Therefore for either side to claim the other’s religion is false is foolish, and unproductive.

    Also to claim that every worldy action that goes your way – is an act of God; who is punishing the sins of others (as mollysdad suggested), is also stupid – because it equally could be claimed by extremist Muslims that 9/11 was the work of God.

    We can quite clearly see that it was the work of the US Navy SEALS team that killed Osama.

  • Anonymous

    Nationality very often goes before religion – hence the many Palestinian Christians in Palastine that we forget about when talking about Israel.

  • ms catholic state

    In that case Martin…..the Church is failing in her duty to call government to obey and follow the commands of Christ. That is flagrant irresponsibility. The actions of Christians are proscribed……we have our limits and we follow them. Secularism has no moral limits. That’s what makes it so dangerous.

    For everyone’s sake……the Church needs to act a restraining and guiding force on secular government….as it has in the past… Christendom.

  • ms catholic state

    Not always……for many people including me…..religion goes before nationality.

  • Dcruz

    The chruch and christians will always be scared because they have submitted to the followers of the religion of peace in their counrtry.They have done all their dirty work and given them a lot of facilities/amenities like good quality cheap education, cheap or free mecical care, massive work done for the flood and earthquake victims, provided them with employment in their institutions and caring to the hnadicapped , discarded children, leprosy patients,drug addicts and prisioners.Keep it up and continue to remain and live in fear.

  • John

    It is nice article
    written in the context of Christian’s fear in Paksitan. However the
    important thing, which the writer has described the recent situation of
    Gujranwala. It was possible it could be
    made the 2nd Gojra because of the motivation and instigation of Muslim Cleric.
    The details I received from Gujranwala is very alarming that: “Qari Irfan Qadri the mastermind of Gujranwala hasn’t been
    nominated yet, there are rumours that local clerics are trying to save him and
    trying to put blame on some outside hand. On the other hand the proved innocent
    Elder Mushtaq Gill, Farrkah Gill, Rev. Eric Isaac, Anwer Khokher, Elder Ejaz
    and many more Christians haven’t been released yet. it was heard that
    Amam of Shahi Mosque of Lahore was also present there. They
    walked in the streets of Aziz & Gulzar Colony for the sake of unity and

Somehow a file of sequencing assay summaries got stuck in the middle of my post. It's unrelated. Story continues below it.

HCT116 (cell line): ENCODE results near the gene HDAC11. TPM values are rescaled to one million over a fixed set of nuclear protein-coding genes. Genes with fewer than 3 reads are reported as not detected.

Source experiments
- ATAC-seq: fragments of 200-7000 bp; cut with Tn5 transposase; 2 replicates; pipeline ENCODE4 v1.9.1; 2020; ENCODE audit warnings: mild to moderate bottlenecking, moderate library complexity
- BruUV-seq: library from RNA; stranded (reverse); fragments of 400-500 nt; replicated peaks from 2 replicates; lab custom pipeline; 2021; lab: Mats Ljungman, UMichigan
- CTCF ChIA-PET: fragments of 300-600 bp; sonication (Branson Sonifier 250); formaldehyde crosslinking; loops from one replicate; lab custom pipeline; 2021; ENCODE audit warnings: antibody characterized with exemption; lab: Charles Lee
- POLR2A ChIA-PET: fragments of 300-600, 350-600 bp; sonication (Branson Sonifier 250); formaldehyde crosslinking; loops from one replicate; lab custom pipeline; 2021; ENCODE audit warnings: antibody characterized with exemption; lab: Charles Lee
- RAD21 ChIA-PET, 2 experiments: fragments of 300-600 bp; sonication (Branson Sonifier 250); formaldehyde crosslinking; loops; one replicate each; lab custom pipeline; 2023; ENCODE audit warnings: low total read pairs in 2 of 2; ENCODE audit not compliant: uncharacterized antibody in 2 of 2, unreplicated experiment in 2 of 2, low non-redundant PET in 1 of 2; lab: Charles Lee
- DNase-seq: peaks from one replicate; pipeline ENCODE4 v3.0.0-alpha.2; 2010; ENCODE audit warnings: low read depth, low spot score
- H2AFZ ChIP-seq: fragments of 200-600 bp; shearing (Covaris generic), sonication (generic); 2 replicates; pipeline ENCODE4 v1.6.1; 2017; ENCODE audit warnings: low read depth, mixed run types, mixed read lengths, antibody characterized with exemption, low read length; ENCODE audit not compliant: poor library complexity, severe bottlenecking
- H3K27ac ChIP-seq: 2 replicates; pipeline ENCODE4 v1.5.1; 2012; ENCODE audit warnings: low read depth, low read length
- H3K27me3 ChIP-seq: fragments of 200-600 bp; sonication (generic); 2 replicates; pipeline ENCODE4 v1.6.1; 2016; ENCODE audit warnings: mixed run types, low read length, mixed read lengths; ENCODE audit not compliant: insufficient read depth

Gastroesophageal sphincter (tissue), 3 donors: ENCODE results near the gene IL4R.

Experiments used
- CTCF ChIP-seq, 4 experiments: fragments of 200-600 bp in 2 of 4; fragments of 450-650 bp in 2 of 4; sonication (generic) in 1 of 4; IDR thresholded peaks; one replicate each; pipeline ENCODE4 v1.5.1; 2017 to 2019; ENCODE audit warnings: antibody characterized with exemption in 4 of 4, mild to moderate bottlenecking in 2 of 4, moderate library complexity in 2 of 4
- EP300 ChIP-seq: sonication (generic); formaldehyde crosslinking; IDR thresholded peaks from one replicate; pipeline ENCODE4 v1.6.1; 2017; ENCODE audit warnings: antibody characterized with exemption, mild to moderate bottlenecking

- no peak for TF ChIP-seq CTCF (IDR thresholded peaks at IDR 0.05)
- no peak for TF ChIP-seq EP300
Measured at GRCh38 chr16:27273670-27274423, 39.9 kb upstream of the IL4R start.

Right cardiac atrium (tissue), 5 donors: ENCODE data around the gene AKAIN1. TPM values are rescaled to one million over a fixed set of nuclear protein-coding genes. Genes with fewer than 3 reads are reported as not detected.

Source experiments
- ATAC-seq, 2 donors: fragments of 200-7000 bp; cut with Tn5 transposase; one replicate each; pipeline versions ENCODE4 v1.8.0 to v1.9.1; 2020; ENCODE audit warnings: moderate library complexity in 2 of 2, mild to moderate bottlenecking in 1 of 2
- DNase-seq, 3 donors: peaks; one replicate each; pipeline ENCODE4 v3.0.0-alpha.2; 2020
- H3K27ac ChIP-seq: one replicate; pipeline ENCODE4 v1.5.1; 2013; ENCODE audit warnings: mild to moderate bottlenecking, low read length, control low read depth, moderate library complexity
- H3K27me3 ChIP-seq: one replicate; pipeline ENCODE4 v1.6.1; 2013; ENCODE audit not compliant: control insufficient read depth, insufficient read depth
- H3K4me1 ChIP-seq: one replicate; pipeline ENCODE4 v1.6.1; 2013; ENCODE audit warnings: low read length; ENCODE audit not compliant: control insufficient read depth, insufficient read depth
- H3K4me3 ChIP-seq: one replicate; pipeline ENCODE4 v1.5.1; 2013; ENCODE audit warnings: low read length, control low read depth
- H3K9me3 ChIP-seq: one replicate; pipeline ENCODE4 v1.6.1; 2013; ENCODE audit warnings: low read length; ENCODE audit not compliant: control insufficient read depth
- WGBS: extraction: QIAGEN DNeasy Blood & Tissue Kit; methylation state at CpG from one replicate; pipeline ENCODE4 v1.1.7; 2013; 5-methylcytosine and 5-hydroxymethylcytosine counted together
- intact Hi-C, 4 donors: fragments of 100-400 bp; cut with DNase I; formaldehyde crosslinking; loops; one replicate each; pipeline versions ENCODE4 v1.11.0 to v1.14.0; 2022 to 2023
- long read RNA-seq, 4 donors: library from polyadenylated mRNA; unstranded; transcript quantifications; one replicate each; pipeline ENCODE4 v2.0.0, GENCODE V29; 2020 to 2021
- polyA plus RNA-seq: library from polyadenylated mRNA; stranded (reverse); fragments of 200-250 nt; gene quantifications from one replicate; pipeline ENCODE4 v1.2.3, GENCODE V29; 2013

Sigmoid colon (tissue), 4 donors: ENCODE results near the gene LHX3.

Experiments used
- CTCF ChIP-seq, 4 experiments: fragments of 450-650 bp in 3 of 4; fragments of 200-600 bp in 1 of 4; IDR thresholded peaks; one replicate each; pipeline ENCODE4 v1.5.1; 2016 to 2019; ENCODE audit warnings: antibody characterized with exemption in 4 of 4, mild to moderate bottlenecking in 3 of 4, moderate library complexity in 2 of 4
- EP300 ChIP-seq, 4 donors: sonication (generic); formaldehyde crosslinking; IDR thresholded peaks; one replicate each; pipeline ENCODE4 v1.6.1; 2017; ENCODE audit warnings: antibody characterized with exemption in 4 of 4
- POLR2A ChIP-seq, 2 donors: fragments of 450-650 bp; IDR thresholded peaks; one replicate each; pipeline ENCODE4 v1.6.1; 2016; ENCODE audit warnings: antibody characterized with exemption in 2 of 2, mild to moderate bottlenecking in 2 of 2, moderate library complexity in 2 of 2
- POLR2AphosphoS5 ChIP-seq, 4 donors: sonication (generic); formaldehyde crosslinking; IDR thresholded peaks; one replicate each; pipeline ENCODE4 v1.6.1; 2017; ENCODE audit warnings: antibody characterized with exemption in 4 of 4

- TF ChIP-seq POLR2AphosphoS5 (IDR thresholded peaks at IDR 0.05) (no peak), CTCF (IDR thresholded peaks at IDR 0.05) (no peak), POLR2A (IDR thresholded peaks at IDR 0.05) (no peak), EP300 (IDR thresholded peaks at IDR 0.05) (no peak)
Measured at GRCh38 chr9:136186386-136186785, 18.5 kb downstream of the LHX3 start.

brotherhood among people. Well! it was a
    good action but it could have been better or rather best if”. The important point to be noted
    THE STORY. Muslims must punish him so that in future no one will take
    law in their hands. Christians in Pakistan should not comprise on this
    sensitive issue otherwise they will be punished and deprived for whole life.John Bosco London

  • Martin

    Well said. I totally agreed with you.

  • Martin

    Almost agree with you on everything you said here.

    Foolish would be a better word.

    The arguement that “when actions go right” it seems to support God’s supernatural thumbs up to your view is spot on. Total rubbish. It is the fruit of an action that normally indicates its originator, especially through the binoculars of history.

    The only thing i would caveat your comments about backing up our arguements from the bible is that a whole lot of it IS testible in the sense of ” historical accuracy or observable science”, (it depends on what subject is being discussed).

    Whilst the supernatural views maybe a matter of faith based on the evidence within the bible, the bible is a documents that is testable in regard to accuracy and therefore trustworthyness. It allows readers to make an informed choice based on real life events that are accurately transmitted through the Gospels.

    It will depend on if the individuals involved will give real time and effort to probing the truth (on all sides). That of course never really happens, as most people take their view point from what they have been told rather than what they themselves have researched as a way of confirming the message they have recieved. It is also why a lot of people cant defend their own faith or viewpoint when confronted with near truths and error.

    God Bless

  • Dcruz

    Christian become a soft target to muslim isalmist for which the church becomes scared but is the church not afraid of all the numerous schools, other institutions and church aid organisations they run and largely help muslims. Muslim are holding key posts in some of these organsiation and getting fat salaries.